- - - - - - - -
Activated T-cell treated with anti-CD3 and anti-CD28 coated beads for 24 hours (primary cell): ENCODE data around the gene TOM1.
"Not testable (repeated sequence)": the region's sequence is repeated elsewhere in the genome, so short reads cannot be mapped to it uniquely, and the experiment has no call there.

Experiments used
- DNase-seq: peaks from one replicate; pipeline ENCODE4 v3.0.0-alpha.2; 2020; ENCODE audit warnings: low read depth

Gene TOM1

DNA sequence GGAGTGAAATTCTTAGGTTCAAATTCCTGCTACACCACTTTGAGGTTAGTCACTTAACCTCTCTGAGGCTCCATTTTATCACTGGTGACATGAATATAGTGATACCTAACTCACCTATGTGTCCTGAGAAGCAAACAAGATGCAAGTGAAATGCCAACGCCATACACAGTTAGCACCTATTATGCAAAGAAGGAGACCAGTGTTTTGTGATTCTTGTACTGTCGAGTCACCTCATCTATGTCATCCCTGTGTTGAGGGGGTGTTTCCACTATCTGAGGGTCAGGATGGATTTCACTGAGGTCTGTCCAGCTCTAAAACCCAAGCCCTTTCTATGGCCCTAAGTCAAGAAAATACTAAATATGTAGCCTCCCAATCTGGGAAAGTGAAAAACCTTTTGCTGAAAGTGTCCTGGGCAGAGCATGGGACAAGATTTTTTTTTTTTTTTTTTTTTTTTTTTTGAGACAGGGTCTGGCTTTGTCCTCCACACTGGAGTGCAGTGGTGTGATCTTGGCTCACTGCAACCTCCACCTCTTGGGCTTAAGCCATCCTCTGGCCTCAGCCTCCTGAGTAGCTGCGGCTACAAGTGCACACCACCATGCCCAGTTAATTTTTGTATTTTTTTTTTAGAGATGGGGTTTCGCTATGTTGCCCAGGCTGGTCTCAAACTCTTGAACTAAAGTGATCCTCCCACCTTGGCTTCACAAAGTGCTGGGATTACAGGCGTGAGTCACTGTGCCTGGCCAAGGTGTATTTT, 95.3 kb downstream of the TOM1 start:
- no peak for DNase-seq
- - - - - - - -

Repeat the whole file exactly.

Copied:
Activated T-cell treated with anti-CD3 and anti-CD28 coated beads for 24 hours (primary cell): ENCODE data around the gene TOM1.
"Not testable (repeated sequence)": the region's sequence is repeated elsewhere in the genome, so short reads cannot be mapped to it uniquely, and the experiment has no call there.

Experiments used
- DNase-seq: peaks from one replicate; pipeline ENCODE4 v3.0.0-alpha.2; 2020; ENCODE audit warnings: low read depth

Gene TOM1

DNA sequence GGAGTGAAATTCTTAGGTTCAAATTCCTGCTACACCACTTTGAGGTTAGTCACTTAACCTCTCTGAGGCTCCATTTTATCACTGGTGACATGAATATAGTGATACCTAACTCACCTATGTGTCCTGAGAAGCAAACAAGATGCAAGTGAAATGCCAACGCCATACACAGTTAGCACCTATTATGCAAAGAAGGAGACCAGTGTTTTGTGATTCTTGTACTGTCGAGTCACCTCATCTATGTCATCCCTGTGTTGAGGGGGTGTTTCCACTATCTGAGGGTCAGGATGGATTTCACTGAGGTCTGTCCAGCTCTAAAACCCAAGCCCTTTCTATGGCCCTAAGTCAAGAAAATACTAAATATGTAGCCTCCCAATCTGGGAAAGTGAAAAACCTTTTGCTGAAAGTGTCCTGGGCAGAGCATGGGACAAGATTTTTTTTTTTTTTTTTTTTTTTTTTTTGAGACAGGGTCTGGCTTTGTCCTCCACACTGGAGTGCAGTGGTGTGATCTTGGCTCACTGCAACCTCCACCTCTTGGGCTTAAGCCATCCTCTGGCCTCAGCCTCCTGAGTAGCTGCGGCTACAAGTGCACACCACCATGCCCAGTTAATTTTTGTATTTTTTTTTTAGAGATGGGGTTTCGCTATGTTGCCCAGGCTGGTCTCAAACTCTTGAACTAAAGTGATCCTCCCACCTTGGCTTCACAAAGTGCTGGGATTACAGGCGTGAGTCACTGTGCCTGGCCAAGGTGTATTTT, 95.3 kb downstream of the TOM1 start:
- no peak for DNase-seq